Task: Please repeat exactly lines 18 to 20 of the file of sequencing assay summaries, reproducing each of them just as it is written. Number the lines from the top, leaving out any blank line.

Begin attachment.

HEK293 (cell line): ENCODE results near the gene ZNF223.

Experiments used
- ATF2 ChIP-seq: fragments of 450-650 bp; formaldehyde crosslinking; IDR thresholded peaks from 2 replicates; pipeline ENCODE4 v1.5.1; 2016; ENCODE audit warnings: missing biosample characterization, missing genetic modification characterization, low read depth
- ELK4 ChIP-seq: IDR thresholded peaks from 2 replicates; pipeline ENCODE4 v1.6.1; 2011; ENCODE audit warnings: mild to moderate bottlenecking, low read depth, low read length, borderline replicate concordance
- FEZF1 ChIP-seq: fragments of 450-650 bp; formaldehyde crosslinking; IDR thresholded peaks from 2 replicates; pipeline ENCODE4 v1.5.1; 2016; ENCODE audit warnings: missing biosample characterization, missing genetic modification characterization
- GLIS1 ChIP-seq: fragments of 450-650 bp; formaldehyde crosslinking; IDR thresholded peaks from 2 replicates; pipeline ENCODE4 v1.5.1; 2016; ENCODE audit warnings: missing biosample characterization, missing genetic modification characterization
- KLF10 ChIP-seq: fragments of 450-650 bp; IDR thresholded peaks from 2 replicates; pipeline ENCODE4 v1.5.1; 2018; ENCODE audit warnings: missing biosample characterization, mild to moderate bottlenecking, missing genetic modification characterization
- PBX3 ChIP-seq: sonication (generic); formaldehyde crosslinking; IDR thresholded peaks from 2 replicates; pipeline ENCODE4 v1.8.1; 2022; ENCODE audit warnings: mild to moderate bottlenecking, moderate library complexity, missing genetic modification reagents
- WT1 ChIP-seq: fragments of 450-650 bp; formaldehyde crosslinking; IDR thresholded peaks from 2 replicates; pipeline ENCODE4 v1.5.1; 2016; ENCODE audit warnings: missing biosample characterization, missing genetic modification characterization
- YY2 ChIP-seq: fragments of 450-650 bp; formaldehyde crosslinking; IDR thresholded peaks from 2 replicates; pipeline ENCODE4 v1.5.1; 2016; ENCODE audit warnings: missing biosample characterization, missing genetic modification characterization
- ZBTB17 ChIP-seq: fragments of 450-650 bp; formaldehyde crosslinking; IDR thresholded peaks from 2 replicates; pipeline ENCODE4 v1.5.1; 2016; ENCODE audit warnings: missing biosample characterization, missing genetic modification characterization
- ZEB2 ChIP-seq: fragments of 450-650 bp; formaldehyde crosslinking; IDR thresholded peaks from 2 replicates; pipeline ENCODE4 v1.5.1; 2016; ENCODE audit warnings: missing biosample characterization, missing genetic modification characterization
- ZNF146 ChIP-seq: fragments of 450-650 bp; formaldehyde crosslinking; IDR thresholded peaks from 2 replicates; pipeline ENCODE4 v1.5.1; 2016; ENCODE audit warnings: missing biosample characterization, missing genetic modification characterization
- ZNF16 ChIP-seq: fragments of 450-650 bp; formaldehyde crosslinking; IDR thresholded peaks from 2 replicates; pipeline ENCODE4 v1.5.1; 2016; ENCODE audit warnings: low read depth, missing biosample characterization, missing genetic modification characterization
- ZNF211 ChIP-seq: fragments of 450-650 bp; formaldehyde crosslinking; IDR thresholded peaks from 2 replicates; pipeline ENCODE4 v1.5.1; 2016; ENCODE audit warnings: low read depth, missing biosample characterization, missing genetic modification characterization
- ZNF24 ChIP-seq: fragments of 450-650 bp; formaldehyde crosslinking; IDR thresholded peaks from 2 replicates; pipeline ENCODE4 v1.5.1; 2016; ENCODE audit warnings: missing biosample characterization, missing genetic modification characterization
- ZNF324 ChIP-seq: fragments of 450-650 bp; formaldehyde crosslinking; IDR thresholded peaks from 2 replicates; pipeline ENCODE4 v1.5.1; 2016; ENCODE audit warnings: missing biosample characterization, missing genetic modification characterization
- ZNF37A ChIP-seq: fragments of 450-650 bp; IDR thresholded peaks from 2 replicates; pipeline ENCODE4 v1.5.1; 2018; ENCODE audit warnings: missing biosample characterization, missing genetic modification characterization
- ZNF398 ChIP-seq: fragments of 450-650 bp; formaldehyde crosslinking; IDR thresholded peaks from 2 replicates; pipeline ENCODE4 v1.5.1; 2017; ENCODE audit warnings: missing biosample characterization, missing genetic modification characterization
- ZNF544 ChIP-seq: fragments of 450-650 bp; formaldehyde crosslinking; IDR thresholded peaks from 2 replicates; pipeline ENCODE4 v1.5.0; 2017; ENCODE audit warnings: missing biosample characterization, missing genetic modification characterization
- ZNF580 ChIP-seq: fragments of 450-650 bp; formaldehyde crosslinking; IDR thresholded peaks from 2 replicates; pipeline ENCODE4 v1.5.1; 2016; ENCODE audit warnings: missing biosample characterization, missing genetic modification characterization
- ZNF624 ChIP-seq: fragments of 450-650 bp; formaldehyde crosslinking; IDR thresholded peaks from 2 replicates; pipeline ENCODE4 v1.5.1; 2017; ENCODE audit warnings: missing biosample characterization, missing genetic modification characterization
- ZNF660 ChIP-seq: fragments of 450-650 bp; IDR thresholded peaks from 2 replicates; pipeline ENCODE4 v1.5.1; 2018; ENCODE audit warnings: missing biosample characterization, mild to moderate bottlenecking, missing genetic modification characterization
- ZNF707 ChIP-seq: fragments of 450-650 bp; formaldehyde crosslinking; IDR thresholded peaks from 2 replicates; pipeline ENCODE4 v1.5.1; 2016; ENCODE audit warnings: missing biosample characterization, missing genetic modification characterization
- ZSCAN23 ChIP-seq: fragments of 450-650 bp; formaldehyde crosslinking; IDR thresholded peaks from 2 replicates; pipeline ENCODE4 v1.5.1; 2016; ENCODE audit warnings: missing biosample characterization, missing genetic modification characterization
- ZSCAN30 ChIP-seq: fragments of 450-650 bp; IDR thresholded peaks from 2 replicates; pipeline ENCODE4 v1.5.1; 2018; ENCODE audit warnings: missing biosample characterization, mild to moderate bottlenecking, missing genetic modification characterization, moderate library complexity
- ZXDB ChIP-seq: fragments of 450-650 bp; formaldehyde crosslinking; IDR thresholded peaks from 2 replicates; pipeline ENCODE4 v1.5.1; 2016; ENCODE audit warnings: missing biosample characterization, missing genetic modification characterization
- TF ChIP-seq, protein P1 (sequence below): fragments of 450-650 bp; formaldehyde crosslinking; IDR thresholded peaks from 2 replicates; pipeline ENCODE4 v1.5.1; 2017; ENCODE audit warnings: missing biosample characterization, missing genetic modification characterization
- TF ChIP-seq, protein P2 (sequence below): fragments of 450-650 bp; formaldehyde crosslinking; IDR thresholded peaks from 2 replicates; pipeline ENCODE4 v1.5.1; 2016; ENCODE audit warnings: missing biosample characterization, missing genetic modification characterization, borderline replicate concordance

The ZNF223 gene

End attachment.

- ZNF37A ChIP-seq: fragments of 450-650 bp; IDR thresholded peaks from 2 replicates; pipeline ENCODE4 v1.5.1; 2018; ENCODE audit warnings: missing biosample characterization, missing genetic modification characterization
- ZNF398 ChIP-seq: fragments of 450-650 bp; formaldehyde crosslinking; IDR thresholded peaks from 2 replicates; pipeline ENCODE4 v1.5.1; 2017; ENCODE audit warnings: missing biosample characterization, missing genetic modification characterization
- ZNF544 ChIP-seq: fragments of 450-650 bp; formaldehyde crosslinking; IDR thresholded peaks from 2 replicates; pipeline ENCODE4 v1.5.0; 2017; ENCODE audit warnings: missing biosample characterization, missing genetic modification characterization